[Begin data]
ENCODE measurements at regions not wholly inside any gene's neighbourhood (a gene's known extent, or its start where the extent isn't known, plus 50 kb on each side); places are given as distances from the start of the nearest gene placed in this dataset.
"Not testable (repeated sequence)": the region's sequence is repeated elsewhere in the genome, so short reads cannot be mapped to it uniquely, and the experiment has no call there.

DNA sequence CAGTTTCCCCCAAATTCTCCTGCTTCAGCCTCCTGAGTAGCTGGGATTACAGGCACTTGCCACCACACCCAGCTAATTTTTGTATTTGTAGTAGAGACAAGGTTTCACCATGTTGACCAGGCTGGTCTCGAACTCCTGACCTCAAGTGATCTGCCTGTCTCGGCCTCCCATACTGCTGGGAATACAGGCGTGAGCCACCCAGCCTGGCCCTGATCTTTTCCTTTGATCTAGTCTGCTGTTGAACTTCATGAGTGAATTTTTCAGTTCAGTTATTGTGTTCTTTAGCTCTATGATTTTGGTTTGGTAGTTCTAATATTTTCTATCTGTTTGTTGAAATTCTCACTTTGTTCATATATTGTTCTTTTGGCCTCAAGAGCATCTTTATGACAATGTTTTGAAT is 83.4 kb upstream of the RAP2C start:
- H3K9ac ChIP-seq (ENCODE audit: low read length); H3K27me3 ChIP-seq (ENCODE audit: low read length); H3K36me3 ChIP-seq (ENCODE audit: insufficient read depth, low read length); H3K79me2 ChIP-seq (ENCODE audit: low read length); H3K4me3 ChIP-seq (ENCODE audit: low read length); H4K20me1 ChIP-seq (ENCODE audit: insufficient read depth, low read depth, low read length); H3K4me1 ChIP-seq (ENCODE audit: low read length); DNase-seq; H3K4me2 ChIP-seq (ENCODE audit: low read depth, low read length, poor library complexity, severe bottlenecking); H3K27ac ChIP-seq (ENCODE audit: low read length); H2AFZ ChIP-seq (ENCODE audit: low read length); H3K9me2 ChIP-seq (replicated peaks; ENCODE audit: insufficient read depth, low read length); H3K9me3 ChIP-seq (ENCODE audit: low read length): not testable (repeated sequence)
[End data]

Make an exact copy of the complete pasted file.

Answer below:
ENCODE measurements at regions not wholly inside any gene's neighbourhood (a gene's known extent, or its start where the extent isn't known, plus 50 kb on each side); places are given as distances from the start of the nearest gene placed in this dataset.
"Not testable (repeated sequence)": the region's sequence is repeated elsewhere in the genome, so short reads cannot be mapped to it uniquely, and the experiment has no call there.

DNA sequence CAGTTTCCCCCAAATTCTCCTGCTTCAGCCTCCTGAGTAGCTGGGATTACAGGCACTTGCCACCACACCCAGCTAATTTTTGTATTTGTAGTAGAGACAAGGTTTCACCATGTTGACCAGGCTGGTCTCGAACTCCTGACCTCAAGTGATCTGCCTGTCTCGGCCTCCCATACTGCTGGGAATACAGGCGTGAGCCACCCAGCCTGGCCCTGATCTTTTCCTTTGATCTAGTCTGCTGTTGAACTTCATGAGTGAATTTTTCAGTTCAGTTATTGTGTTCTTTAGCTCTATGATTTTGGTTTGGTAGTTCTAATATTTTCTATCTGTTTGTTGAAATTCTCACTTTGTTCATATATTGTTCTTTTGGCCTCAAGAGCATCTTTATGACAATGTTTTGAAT is 83.4 kb upstream of the RAP2C start:
- H3K9ac ChIP-seq (ENCODE audit: low read length); H3K27me3 ChIP-seq (ENCODE audit: low read length); H3K36me3 ChIP-seq (ENCODE audit: insufficient read depth, low read length); H3K79me2 ChIP-seq (ENCODE audit: low read length); H3K4me3 ChIP-seq (ENCODE audit: low read length); H4K20me1 ChIP-seq (ENCODE audit: insufficient read depth, low read depth, low read length); H3K4me1 ChIP-seq (ENCODE audit: low read length); DNase-seq; H3K4me2 ChIP-seq (ENCODE audit: low read depth, low read length, poor library complexity, severe bottlenecking); H3K27ac ChIP-seq (ENCODE audit: low read length); H2AFZ ChIP-seq (ENCODE audit: low read length); H3K9me2 ChIP-seq (replicated peaks; ENCODE audit: insufficient read depth, low read length); H3K9me3 ChIP-seq (ENCODE audit: low read length): not testable (repeated sequence)